Two one-act plays, A Recluse and His Guest and The Remarkable Rooming-house of Mme. Le Monde, comprise Tennessee Williams 1982, presented by Playhouse Creatures Theatre Company through March 6 at Walkerspace (46 Walker St. between Broadway and Church Street) in Tribeca. Evening performances are at 7:30 p.m. on Feb. 24–28, March 2–6, and March 9–13, with a matinee on March 5 at 3 p.m. Tickets are $40 and may be purchased by calling 800-838-3006 or visiting PlayhouseCreatures.org.

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An Evening Called Desire

The wonderful (and often weird) works of Tennessee Williams have graced the stages of New York City in a kaleidoscope of iterations. From The Glass Menagerie and A Streetcar Named Desire on Broadway, to his later, queerer works in off-off-Broadway houses, there has hardly been a lack of opportunities to see this beloved American playwright’s work come to life in our city. An interesting new addition to the menagerie of Williams' productions is The Acting Company’s Desire: An Evening of Plays Based on Six Stories by Tennessee Williams at 59E59 TheatersAuthored by six different playwrights, the short plays in Desire take a variety of approaches to their adaptations of Williams’ short stories, which he wrote throughout his career. The quality and composition of each vignette is as varied as the dramaturgical approaches, but overall, Desire amounts to an enjoyably mottled evening of play, all in the spirit of Tennessee.

Most impressively, Desire boasts a knockout cast. Every performer is solidly dedicated to their character and action, but Liv Rooth and   Megan Bartle stand out in particular. Rooth commands the room as Clara in Tent Worms and proceeds to dazzle with Anna’s frenetic energy in Oriflamme.  Bartle demonstrates an impressive range as a weepy fiancée, Betty, in You Lied to Me About Centralia and then as a curious sorority girl, Layley, in The Field of Blue Children. As Layley, Bartle delivers a sexually triumphant and revelatory monologue, which practically brought the house down. Indeed, Williams’ spirit is perhaps best communicated through the talents of this versatile cast.

Each short play varies greatly in style, structure and language. Beth Henley’s The Resemblance Between a Violin Case and a Coffin and Rebecca Gilman’s The Field of Blue Children are both plot-driven, heavy on events and action, and aim to tell a complete story. Despite their structuring, these plays’ best moments occur when they swerve away from their plots to divulge into character development. On the other hand, Marcus Gardley’s Desire Quenched by Touch, Elizabeth Egloff’s Tent Worms, and David Grimm’s Oriflamme situate seemingly everyday characters within apparently normal narratives, but in true Williams' style, each story gradually distorts itself into a strange and otherworldly version of reality. Finally, John Guare’s You Lied to Me About Centralia is an adaptation of “Portrait of a Girl in Glass,” which is the short story that inspired The Glass Menagerie. This short play rewards the audience with winks at the Wingfield characters and their eccentric dinner.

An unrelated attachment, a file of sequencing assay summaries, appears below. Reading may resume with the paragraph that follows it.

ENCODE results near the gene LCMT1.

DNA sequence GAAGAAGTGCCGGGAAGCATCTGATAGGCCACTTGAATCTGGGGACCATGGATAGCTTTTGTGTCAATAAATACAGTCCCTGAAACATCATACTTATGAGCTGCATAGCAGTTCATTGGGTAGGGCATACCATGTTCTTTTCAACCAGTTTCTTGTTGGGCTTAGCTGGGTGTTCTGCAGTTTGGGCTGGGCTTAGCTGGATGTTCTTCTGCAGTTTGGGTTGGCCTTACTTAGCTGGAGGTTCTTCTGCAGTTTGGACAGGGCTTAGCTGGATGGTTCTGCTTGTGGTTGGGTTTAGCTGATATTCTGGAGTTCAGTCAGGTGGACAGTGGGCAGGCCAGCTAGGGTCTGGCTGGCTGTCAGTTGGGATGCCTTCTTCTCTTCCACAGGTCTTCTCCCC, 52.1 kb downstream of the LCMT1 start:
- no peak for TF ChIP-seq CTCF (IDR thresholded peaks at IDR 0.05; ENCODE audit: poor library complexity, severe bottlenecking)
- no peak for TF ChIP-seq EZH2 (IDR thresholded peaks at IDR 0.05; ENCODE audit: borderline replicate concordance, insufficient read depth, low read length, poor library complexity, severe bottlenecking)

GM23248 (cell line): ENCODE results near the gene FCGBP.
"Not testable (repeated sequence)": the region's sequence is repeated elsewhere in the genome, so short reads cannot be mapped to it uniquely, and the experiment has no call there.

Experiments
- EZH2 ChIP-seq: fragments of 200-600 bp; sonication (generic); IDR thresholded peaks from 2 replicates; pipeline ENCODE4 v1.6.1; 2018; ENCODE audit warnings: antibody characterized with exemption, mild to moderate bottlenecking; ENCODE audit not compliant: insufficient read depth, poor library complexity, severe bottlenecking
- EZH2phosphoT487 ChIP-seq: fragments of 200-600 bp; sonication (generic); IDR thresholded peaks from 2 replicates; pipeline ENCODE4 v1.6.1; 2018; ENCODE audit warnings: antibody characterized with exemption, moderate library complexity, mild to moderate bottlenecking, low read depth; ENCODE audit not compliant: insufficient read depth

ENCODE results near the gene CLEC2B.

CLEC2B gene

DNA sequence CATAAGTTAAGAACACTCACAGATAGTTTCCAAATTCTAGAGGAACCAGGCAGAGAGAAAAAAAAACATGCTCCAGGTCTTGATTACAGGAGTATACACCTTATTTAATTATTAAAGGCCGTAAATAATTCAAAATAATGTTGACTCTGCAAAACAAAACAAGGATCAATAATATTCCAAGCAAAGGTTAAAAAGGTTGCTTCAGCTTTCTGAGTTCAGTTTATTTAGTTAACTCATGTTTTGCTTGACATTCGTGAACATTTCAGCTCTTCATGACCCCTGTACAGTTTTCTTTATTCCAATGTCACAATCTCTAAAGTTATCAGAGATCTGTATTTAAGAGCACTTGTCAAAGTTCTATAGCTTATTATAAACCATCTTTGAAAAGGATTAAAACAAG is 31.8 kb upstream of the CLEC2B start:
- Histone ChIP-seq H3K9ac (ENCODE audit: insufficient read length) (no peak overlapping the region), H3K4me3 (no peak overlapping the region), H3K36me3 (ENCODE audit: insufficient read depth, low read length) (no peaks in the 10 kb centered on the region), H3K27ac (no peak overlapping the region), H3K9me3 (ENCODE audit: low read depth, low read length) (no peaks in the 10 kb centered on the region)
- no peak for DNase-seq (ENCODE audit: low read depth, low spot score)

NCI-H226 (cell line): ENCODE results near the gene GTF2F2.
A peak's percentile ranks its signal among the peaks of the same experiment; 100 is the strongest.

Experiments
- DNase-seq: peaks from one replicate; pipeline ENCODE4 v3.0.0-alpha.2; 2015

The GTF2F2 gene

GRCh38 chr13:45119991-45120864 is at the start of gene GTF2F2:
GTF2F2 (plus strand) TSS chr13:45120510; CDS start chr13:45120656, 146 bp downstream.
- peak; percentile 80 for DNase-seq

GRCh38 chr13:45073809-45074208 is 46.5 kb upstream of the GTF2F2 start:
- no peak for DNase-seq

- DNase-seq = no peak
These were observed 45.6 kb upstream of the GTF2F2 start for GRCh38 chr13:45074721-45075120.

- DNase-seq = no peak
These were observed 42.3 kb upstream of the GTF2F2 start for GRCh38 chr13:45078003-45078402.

Director Michael Wilson situates each play in its own discrete style—in honoring the diversity of the playwrights—but blends their worlds together via beautifully choreographed scene transitions. Wilson also highlights Williams’ affinity for objects, which are so often laden with rich and symbolic meaning. His staging illuminates important objects such as Anna’s swishy red evening gown (Oriflamme), Richard Miles’ coffin-like violin case (The Resemblance Between a Violin Case and a Coffin), Jim’s glass figurine (You Lied to Me About Centralia), and Grand’s paper bag lunch (Desire Quenched By Touch). One thing the overall production lacked was a Williams-esque rawness: its staging and design were quite safe, lacking some of the grit and strangeness that often pervades Williams' writing, but is often ignored and polished over.

Undeniably, the cast and production is well-rehearsed and everything runs smoothly and professionally; but perhaps a little more impromptu wildness and odd eccentricities would have raised the stakes on its effect. In any case, Desire is a most welcome addition to the Tennessee Williams performance repertoire, and these short plays add flourish to the posthumous portrait of this strange and beloved author.

Desire: An Evening of Plays Based on Six Stories by Tennessee Williams plays through through Oct. 10 as part of the 5A Season at 59E59 Theaters (59 E. 59th St. between Park and Madison Aves.) in Manhattan. Evening performances are on Thursday at 7 p.m. and on Friday and Saturday at 8 p.m. Matinees are at 2 p.m. on Saturday and 3 p.m. on Sunday. Single tickets are $70 ($49 for 59E59 members). To purchase tickets, call Ticket Central at 212-279-4200 or visit www.59e59.org.